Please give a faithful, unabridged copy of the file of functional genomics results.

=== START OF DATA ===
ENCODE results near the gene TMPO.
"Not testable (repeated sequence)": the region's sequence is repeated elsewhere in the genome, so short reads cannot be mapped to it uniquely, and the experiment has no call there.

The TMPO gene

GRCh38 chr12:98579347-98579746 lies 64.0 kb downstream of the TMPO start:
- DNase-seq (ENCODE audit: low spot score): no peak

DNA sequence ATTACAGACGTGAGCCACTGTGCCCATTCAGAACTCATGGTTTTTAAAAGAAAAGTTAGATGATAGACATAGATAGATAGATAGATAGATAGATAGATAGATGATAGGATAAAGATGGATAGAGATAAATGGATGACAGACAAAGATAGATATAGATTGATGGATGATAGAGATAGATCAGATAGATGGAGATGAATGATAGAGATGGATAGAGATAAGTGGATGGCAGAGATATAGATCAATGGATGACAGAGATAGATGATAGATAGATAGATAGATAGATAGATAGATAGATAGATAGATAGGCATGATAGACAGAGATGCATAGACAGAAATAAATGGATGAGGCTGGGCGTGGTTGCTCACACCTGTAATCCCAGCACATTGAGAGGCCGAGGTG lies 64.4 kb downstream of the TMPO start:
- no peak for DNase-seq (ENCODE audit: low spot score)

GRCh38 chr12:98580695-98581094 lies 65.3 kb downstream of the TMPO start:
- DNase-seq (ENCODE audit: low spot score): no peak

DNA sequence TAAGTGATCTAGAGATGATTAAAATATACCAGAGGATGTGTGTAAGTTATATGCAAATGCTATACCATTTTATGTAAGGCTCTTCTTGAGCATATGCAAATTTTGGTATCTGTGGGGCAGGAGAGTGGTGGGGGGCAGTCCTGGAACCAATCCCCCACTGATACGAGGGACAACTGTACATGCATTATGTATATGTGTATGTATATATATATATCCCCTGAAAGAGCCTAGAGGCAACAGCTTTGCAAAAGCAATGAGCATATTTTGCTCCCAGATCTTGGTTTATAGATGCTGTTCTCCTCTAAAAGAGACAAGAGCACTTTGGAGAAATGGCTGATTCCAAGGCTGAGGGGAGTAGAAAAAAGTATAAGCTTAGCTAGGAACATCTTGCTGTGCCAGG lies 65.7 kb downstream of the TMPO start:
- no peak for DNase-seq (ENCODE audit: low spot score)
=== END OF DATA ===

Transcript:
ENCODE results near the gene TMPO.
"Not testable (repeated sequence)": the region's sequence is repeated elsewhere in the genome, so short reads cannot be mapped to it uniquely, and the experiment has no call there.

The TMPO gene

GRCh38 chr12:98579347-98579746 lies 64.0 kb downstream of the TMPO start:
- DNase-seq (ENCODE audit: low spot score): no peak

DNA sequence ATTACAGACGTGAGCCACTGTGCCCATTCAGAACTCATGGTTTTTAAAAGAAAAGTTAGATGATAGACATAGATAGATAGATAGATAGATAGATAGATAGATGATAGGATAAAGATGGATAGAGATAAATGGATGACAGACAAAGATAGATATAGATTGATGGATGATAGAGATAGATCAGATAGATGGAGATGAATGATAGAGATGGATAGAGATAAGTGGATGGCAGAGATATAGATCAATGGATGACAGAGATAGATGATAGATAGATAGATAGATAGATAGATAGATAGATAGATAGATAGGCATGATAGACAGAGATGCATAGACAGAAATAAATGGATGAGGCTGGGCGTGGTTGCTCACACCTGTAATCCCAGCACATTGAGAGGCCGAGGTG lies 64.4 kb downstream of the TMPO start:
- no peak for DNase-seq (ENCODE audit: low spot score)

GRCh38 chr12:98580695-98581094 lies 65.3 kb downstream of the TMPO start:
- DNase-seq (ENCODE audit: low spot score): no peak

DNA sequence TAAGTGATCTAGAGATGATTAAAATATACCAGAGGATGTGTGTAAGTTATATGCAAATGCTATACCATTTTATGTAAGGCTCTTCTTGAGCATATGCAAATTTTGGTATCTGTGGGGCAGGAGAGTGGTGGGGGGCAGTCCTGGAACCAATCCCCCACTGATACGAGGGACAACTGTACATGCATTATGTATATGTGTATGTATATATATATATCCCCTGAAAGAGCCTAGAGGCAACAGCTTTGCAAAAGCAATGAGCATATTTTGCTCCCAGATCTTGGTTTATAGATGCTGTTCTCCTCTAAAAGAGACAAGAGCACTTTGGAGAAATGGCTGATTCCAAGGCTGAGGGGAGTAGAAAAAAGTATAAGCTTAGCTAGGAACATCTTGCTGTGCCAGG lies 65.7 kb downstream of the TMPO start:
- no peak for DNase-seq (ENCODE audit: low spot score)